I assume that the message was now handled to the POP server of your ISP.
This is not seen on the headers, I suppose because you clipped them.
No, I did not clip anything.
Post by Carlos E. R.
Finally, you fetch it back, read it, and start typing questions at us :-p
you, and send it to your local user directly.
Another day.
Is it?? Yes, I hope so. Have to figure out how to do that. That would avoid
all of that sending to the ISP and back thing. Right??
Post by Carlos E. R.
See, that is what confuses me. I download messages from my ISP and
receive these "undelivered" messages. Are they not coming from the ISP?
For this message we are analyzing, yes, the final hoop is through your
ISP.
Coming from my "local" server?
Yes as well - the initial part.
Are you saying my machine is holding the messages for six days and
then notifying me they are undeliverable??
Yes. When it finally gives up, the message is returned to the sender, and
thinking it is an external address, it is sent out, and you finally see it
coming from your ISP account. But the "return to sender" was not generated
there, nor was it delayed there. All that happened on your machine.
| Diagnostic-Code: X-Postfix; Host or domain name not found. Name service
| error for name=esupport.com type=MX: Host not found, try again
Notice the "try again" part --------------------------^^^^^^^^
It is thought to be a temporary problem, and postfix obeyed, it tried
again, and again, and again. You know, computers are very patient. They
can not get angry or tired: they try and try and try till told to stop :-p
Or told another way, they try for the preprogrammed time lapse, five days
or whatever. If the problem had been reported to be permanent (permanent
failure, non existent domain, for example), it would have given up
immediately.
Notice that some recipient machines take an antispam measure that
consist in giving a temporary failure. I know they exist, I can
not say that this is the case here.
Don't know for sure. This ISP is very strong on the "spam" thing though.
Post by Carlos E. R.
You could grep the mail log to find all instances of "3D54223317", that is
the ID of the original message that could not be sent, to find out how
many times it tried, and the reasons given each time. Look at
'/var/log/mail' or '/var/log/mail.debug', depends on your setup.
Post by Jeffrey L. Taylor
Post by Bob S
even though it was stated that my messages were refused? and just
now returned? and why if they had valid delivery addresses?
No, they were not refused, nor rejected. They were indeed returned
because of unknown address.
Yes, but when??? When I sent them, or were they actually on the ISP
server trying for six days?
No, on your local machine (linux.local). Your local machine was trying for
5 days and failing. See above for the times and dates.
You can easily find out if this is happening right now.
mailq
Showed nothing. Even though last night I tried sending a test message. ( when
I was verifying the POP before SMTP authentication)
Post by Carlos E. R.
Post by Jeffrey L. Taylor
Post by Bob S
Subject: Undelivered Mail Returned to Sender
        See? Returned.
Yes, again, but to who? my local server or to the ISP for resending ?
They are returned to you, the human person responsible, because you are
the originator of the email, by your local postfix server. Just as a paper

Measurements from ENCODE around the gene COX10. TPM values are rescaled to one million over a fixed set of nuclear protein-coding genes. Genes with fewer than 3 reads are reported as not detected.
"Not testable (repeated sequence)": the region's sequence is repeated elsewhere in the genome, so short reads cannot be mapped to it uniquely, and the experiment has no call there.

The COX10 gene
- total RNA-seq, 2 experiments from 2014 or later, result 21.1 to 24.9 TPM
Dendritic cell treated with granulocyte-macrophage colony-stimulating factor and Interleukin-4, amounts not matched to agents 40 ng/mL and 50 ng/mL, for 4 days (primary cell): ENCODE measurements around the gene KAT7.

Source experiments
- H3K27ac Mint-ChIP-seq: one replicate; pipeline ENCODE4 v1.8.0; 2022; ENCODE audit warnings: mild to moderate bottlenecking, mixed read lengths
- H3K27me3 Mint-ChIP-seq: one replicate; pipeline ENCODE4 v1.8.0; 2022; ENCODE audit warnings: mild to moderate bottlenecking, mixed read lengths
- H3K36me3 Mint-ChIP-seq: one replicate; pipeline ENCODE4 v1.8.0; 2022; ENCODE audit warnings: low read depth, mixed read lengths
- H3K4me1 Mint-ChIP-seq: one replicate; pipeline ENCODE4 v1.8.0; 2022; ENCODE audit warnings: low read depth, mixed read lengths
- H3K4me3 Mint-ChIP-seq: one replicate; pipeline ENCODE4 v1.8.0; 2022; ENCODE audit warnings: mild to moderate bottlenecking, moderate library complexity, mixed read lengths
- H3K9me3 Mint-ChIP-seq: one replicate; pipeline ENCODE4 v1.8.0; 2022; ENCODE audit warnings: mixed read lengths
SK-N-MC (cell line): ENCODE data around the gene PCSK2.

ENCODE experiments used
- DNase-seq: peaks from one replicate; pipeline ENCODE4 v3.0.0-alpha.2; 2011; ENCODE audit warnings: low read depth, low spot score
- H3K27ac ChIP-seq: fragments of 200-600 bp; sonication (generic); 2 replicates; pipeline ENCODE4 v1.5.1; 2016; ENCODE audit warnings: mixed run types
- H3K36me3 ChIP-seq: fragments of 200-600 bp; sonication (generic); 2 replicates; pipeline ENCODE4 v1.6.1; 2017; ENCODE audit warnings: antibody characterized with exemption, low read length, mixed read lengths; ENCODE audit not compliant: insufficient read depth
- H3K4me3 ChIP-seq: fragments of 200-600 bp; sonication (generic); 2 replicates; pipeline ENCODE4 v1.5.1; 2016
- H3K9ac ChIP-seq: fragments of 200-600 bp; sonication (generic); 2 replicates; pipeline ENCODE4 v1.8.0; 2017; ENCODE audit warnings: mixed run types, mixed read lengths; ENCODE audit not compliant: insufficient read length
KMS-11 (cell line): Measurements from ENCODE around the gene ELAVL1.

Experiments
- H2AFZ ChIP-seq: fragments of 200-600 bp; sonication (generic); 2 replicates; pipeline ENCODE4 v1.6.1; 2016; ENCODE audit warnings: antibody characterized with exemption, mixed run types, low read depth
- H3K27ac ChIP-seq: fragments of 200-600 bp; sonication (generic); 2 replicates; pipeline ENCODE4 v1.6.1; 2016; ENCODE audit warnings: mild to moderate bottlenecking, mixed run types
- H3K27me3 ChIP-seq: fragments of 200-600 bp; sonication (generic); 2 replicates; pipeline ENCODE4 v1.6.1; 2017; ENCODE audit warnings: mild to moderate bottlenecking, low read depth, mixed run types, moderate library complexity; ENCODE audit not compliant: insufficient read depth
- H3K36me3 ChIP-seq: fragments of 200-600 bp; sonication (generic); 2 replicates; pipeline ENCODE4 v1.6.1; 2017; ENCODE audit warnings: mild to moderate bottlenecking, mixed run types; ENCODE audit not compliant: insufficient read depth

mail with an unknown destinatary - but here time outs are measured in
months :-)
It so happens that the return address is not recognised as local (your
machine is named linux.local), so it is sent outsid. There, your ISP
collects it and put it on your mail account.
OK, then I need to make Postfix recognize my local machine. Have to figure out
how to do that.
Post by Carlos E. R.
Post by Jeffrey L. Taylor
Post by Bob S
X-Spam-Checker-Version: SpamAssassin 2.63 (2004-01-11) on linux.local
X-KMail-EncryptionState:  
        (spam check done on receipt, by kmail)
This is the Postfix program at host linux.local.
     It is your local machine who is speaking, not the ISP.
Post by Bob S
I'm sorry to have to inform you that your message could not be
be delivered to one or more recipients. It's attached below.
        Main problem: it could not deliver for some reason.
Post by Bob S
For further assistance, please send mail to <postmaster>
        Notice that _you_ are the postmaster, so you have to give further
      assistance to the user - also you :-p
If, I assume what you are saying, is all on the local machine, where would
I find these files??
What files?
Where Postfix keeps all of this stuff.
Post by Carlos E. R.
Post by Jeffrey L. Taylor
Post by Bob S
<Flashupgrades at esupport.com>: Host or domain name not found. Name
service  error
    for name=esupport.com type=MX: Host not found, try again
        See? It could not find the host (machine) named "esupport.com".  
        Notice the "try again" part: so it did, for six days, before
        giving up and returning the mail to the sender.
Well, it never would. right?? Because it is sitting on my machine without
access to the internet.
Post by Carlos E. R.
Again, from where? is it trying, internally on my own box, or out there on
the ISP??
Internally. At the machine identified as "linux.local", that is, your
machine.
As above
Post by Carlos E. R.
Post by Jeffrey L. Taylor
Post by Bob S
Would like to know about this and should I be disabling Postfix somehow?
Disable Postfix? Why? postfix is working correctly.
Now, why did it say that "esupport.com" does not exist? That's a diferent
Probably because of the blocking or pop before SMTP thing. As you said. "a